Procter & Gamble grabs the #Pampers .net #domain name, registered in 2001

UDRP: Loss for the Respondent.

Procter & Gamble claimed the aged domain Pampers.net, registered in 2001, via the UDRP process.

Its Turkish registrant and Respondent in this case, ignored numerous cease and desist notices over the years, and did not respond. The Complainant operates from Pampers.com.

The WIPO panel pointed out the obvious:

“The Panel is convinced that the Respondent must have had the Complainant’s trademark in mind when registering the disputed domain name. It even appears that the Respondent has registered the disputed domain name solely for the purpose of creating an association with the Complainant.”

Full details on this decision for Pampers.net follow:

WIPO Arbitration and Mediation Center
ADMINISTRATIVE PANEL DECISION
The Procter & Gamble Company v. Selami Dolar
Case No. D2018-1739

1. The Parties

The Complainant is The Procter & Gamble Company of Cincinnati, Ohio, United States of America (“United States”), represented by Studio Barbero, Italy.

The Respondent is Selami Dolar of Istanbul, Turkey.

2. The Domain Name and Registrar

The disputed domain name <pampers.net> is registered with IHS Telekom, Inc. (the “Registrar”).

3. Procedural History

The Complaint in English was filed with the WIPO Arbitration and Mediation Center (the “Center”) on August 1, 2018. On August 1, 2018, the Center transmitted by email to the Registrar a request for registrar verification in connection with the disputed domain name. On August 2, 2018, the Registrar transmitted by email to the Center its verification response confirming that the Respondent is listed as the registrant and providing the contact details.

Pursuant to the Complaint submitted in English and the registrar verification dated August 2, 2018 stating that Turkish is the language of the registration agreement of the disputed domain name, the Center sent a request in English and Turkish that the Parties submit their comments on the language of the proceeding on August 2, 2018. On the same day, the Complainant submitted its request for English to be the language of the proceeding. The Respondent did not submit any request regarding the language of the proceeding.

The Center verified that the Complaint satisfied the formal requirements of the Uniform Domain Name Dispute Resolution Policy (the “Policy” or “UDRP”), the Rules for Uniform Domain Name Dispute Resolution Policy (the “Rules”), and the WIPO Supplemental Rules for Uniform Domain Name Dispute Resolution Policy (the “Supplemental Rules”).

In accordance with the Rules, paragraphs 2 and 4, the Center formally notified the Respondent in English and Turkish of the Complaint, and the proceedings commenced on August 8, 2018. In accordance with the Rules, paragraph 5, the due date for Response was August 28, 2018. The Respondent did not submit any response. Accordingly, the Center notified the Respondent’s default on August 29, 2018.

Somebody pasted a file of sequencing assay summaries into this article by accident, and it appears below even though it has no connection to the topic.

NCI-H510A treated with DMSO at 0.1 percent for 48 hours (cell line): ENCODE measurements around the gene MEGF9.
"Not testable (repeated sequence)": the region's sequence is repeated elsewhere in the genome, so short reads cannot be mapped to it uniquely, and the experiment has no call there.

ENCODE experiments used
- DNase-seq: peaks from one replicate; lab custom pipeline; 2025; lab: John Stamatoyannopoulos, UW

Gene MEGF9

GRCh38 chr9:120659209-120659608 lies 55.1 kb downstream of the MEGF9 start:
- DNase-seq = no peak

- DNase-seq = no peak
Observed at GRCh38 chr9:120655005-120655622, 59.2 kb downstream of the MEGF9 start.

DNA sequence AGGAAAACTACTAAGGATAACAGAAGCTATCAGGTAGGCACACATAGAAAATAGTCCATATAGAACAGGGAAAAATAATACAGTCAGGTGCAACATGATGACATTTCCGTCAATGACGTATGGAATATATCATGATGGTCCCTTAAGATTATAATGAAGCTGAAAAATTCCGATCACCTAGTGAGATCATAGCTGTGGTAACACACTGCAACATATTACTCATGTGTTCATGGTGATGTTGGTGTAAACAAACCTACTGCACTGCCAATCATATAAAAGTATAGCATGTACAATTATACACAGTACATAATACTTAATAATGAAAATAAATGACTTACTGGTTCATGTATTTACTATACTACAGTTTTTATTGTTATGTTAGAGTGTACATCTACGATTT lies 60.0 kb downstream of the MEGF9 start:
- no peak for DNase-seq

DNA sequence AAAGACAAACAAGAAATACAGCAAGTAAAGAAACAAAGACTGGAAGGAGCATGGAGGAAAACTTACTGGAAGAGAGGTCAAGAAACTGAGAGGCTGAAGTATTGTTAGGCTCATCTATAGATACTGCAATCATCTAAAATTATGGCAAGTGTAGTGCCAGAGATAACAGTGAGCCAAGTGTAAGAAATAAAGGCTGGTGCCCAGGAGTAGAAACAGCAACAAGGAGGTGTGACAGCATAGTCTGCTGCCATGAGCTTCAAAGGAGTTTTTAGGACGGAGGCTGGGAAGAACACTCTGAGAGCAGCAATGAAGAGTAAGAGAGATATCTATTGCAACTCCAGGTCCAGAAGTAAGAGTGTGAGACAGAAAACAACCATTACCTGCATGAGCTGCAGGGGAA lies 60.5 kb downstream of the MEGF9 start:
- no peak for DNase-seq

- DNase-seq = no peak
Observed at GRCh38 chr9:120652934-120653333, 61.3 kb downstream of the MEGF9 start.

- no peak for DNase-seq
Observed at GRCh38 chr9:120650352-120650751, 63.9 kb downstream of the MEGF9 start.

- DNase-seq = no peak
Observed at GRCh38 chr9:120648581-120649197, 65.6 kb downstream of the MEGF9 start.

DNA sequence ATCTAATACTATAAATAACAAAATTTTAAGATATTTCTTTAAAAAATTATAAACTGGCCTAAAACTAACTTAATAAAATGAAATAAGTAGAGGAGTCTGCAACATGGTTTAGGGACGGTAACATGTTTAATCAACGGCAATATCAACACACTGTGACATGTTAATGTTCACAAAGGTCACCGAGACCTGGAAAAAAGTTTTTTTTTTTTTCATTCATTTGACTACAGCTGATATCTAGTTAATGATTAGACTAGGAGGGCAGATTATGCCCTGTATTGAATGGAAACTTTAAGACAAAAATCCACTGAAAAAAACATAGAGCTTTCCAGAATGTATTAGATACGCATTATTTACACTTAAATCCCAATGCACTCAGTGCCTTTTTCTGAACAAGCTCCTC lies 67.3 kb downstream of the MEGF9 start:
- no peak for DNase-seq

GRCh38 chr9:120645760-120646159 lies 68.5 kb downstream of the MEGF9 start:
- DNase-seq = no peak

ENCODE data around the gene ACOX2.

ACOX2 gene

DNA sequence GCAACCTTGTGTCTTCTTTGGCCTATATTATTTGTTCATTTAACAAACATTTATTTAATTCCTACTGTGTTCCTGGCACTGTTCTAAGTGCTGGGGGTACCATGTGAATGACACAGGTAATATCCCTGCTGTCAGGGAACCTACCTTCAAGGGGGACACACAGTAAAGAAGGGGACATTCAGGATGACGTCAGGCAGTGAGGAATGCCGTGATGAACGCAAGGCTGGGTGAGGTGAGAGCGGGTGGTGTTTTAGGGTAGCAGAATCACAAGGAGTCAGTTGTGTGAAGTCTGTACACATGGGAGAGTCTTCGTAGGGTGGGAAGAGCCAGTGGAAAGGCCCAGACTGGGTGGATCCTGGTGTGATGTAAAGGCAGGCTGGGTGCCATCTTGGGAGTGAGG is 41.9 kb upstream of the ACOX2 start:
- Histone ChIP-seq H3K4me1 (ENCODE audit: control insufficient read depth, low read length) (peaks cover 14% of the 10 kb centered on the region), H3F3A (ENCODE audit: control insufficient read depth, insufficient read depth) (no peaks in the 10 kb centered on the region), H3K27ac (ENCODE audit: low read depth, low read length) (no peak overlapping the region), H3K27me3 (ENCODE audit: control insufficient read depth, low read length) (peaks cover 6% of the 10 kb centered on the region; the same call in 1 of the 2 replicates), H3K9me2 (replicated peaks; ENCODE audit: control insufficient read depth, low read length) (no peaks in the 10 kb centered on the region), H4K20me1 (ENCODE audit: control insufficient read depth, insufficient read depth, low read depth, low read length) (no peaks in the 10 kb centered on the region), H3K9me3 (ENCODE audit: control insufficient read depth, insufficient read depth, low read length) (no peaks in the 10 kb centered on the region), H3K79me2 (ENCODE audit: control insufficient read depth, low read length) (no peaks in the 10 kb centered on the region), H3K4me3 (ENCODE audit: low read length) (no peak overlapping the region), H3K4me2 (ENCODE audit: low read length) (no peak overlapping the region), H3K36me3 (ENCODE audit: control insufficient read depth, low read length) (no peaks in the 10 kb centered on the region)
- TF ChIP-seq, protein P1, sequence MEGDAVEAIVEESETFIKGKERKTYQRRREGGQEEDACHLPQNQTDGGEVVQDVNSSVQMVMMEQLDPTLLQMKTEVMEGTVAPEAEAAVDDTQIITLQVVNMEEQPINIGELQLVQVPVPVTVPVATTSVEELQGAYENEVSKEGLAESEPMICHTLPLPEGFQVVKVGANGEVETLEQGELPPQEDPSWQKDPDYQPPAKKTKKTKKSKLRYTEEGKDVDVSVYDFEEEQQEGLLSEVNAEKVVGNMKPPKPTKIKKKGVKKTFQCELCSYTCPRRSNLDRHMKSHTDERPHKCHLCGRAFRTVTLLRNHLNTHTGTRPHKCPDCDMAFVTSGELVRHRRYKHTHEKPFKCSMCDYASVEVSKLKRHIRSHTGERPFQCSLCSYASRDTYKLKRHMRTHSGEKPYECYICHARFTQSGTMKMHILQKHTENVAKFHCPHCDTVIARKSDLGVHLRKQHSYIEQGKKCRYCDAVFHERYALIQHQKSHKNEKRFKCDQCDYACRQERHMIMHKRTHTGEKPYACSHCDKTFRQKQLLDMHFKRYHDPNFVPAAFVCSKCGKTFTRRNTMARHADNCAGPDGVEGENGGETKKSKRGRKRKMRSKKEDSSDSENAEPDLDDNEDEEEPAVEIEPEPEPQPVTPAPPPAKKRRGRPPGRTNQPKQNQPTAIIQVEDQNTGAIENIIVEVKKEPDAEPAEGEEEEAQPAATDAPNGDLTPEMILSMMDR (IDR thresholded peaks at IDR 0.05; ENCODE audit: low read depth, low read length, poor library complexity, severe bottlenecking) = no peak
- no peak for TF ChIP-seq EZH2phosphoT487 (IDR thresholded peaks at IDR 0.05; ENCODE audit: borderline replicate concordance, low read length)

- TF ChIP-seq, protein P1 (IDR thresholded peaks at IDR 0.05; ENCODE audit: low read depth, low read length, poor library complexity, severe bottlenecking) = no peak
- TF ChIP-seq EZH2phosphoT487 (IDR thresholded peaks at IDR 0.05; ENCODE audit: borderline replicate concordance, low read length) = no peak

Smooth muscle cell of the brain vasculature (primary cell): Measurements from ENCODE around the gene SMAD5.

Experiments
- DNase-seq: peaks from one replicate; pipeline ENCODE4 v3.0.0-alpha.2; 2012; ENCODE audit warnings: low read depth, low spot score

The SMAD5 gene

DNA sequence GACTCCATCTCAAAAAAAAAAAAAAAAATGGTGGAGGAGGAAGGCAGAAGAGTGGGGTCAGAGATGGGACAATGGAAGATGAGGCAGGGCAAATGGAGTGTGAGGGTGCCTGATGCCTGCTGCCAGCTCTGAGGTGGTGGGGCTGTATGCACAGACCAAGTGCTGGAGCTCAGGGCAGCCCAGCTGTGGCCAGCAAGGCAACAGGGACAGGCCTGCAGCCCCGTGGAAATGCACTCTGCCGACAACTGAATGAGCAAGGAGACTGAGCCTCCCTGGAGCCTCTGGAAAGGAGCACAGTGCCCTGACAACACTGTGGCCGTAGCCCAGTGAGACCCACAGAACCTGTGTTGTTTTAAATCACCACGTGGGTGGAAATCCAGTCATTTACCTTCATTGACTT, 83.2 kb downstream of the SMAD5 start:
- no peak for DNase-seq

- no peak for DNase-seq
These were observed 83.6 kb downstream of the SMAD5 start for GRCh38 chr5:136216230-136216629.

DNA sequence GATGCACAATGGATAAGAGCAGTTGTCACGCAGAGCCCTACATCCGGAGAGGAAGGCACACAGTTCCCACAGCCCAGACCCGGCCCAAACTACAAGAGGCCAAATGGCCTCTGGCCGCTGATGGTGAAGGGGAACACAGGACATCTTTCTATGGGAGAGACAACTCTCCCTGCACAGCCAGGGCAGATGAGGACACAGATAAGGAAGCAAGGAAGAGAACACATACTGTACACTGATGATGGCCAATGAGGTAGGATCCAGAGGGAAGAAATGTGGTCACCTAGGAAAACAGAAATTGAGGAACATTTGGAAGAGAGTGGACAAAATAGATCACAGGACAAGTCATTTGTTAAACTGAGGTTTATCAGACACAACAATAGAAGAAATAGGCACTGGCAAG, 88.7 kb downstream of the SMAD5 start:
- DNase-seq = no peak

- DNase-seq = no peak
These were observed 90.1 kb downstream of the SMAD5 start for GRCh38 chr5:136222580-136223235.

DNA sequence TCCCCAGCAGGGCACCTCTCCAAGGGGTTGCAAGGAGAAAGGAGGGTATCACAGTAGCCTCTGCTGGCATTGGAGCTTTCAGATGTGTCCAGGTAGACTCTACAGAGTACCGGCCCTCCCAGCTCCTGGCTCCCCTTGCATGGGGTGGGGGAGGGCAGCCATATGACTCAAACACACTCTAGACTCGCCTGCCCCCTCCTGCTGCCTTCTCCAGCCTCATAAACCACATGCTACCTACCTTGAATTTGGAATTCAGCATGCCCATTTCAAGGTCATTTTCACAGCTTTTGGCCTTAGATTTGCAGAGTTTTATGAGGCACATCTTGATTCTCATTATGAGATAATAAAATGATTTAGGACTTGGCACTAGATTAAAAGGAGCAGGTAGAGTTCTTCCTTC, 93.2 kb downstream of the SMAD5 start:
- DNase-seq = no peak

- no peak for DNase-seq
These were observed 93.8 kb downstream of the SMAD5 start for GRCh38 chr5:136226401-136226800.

The Center appointed Kaya Köklü as the sole panelist in this matter on September 4, 2018. The Panel finds that it was properly constituted. The Panel has submitted the Statement of Acceptance and Declaration of Impartiality and Independence, as required by the Center to ensure compliance with the Rules, paragraph 7.

4. Factual Background

The Complainant is a longstanding company with its registered seat in the United States. It mainly operates in the field of cleaning agents, personal care and hygienic products. It is globally active and has locations around the world, including in Turkey.

The Complainant is the owner of various PAMPERS trademarks, registered in a large number of jurisdictions, including in Turkey. According to the documents submitted by the Complainant (cf. Annexes 3 and 4 to the Complaint), the Complainant is, inter alia, the registered owner of the Turkish Trademark Registrations No. 134736 (registered on August 17, 1992) and No. 2012 62951 (registered on November 27, 2013), both covering trademark protection particularly for baby care products.

The Complainant also owns and operates various domain names which incorporate its trademark PAMPERS, such as <pampers.com>.

The Respondent is an individual from Istanbul, Turkey.

The disputed domain name was first registered on November 21, 2001.

The disputed domain name does not resolve to an active website. However, as evidenced in the Complaint, it resolved until recently to an online store offering products under the Complainant’s trademark PAMPERS for sale, without any visible disclaimer disclosing the lack of relationship between the Respondent and the Complainant.

According to the available record, the Respondent did not reply to various cease-and-desist letter sent by the Complainant’s representatives over the past years.

5. Parties’ Contentions

A. Complainant

The Complainant requests the transfer of the disputed domain name.

The Complainant is of the opinion that the disputed domain name is identical to its PAMPERS trademark.

Furthermore, the Complainant argues that the Respondent has no rights or legitimate interests in respect of the disputed domain name. It is rather argued that the disputed domain name falsely suggests that there is an official or authorized link between the Complainant and the Respondent.

Finally, it is argued that the Respondent has registered and is using the disputed domain name in bad faith. The Complainant particularly argues that the Respondent must have been well aware of the Complainant’s PAMPERS trademark, when registering and taking control over the disputed domain name.

B. Respondent

The Respondent did not reply to the Complainant’s contentions.

6. Discussion and Findings

6.1. Language of the Proceeding

Although the language of the registration agreement of the disputed domain name is the Turkish language, the Panel finds that it would be unnecessary, given the circumstances of this case, to conduct the proceedings in Turkish and request costly and time consuming translations of documents by the Complainant, while the Respondent has failed to raise any objection or even to respond to the Complaint or respond to the Center’s communication about the language of the proceedings, even though communicated in Turkish and in English. The Panel notes also that the website was in English prior to the filing of the Complaint (see Annex 7.2 of the Complaint).

In light of the above, the Panel concludes that the Respondent will not be prejudiced by a decision being rendered in English.

Hence, the Panel determines in accordance with the Complainant’s request and the Rules, paragraph 11(a), that the language of these administrative proceedings shall be the English language.

6.2. Substantive Issues

According to paragraph 15(a) of the Rules, the Panel shall decide the Complaint in accordance with the Policy, the Rules and any rules and principles of law that it deems applicable.